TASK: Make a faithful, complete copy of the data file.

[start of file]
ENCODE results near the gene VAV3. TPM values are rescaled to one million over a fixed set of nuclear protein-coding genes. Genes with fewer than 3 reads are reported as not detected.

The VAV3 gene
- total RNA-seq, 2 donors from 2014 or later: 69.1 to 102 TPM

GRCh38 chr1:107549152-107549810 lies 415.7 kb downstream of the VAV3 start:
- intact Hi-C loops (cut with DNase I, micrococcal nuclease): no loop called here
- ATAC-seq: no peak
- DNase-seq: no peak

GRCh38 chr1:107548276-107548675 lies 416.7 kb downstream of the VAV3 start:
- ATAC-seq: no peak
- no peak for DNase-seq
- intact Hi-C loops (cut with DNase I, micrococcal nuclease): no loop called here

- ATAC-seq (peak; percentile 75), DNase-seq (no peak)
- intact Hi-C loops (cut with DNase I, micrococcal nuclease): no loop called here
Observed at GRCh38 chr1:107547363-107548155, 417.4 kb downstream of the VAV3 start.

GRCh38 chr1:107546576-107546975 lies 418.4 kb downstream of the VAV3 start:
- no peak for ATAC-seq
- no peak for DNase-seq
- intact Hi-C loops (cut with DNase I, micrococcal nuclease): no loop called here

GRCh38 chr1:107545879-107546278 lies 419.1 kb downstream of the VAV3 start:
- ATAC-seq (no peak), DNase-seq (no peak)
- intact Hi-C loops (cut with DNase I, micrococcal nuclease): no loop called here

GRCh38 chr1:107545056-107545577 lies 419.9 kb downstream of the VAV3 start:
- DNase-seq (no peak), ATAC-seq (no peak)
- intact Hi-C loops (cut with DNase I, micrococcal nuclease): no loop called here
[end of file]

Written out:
ENCODE results near the gene VAV3. TPM values are rescaled to one million over a fixed set of nuclear protein-coding genes. Genes with fewer than 3 reads are reported as not detected.

The VAV3 gene
- total RNA-seq, 2 donors from 2014 or later: 69.1 to 102 TPM

GRCh38 chr1:107549152-107549810 lies 415.7 kb downstream of the VAV3 start:
- intact Hi-C loops (cut with DNase I, micrococcal nuclease): no loop called here
- ATAC-seq: no peak
- DNase-seq: no peak

GRCh38 chr1:107548276-107548675 lies 416.7 kb downstream of the VAV3 start:
- ATAC-seq: no peak
- no peak for DNase-seq
- intact Hi-C loops (cut with DNase I, micrococcal nuclease): no loop called here

- ATAC-seq (peak; percentile 75), DNase-seq (no peak)
- intact Hi-C loops (cut with DNase I, micrococcal nuclease): no loop called here
Observed at GRCh38 chr1:107547363-107548155, 417.4 kb downstream of the VAV3 start.

GRCh38 chr1:107546576-107546975 lies 418.4 kb downstream of the VAV3 start:
- no peak for ATAC-seq
- no peak for DNase-seq
- intact Hi-C loops (cut with DNase I, micrococcal nuclease): no loop called here

GRCh38 chr1:107545879-107546278 lies 419.1 kb downstream of the VAV3 start:
- ATAC-seq (no peak), DNase-seq (no peak)
- intact Hi-C loops (cut with DNase I, micrococcal nuclease): no loop called here

GRCh38 chr1:107545056-107545577 lies 419.9 kb downstream of the VAV3 start:
- DNase-seq (no peak), ATAC-seq (no peak)
- intact Hi-C loops (cut with DNase I, micrococcal nuclease): no loop called here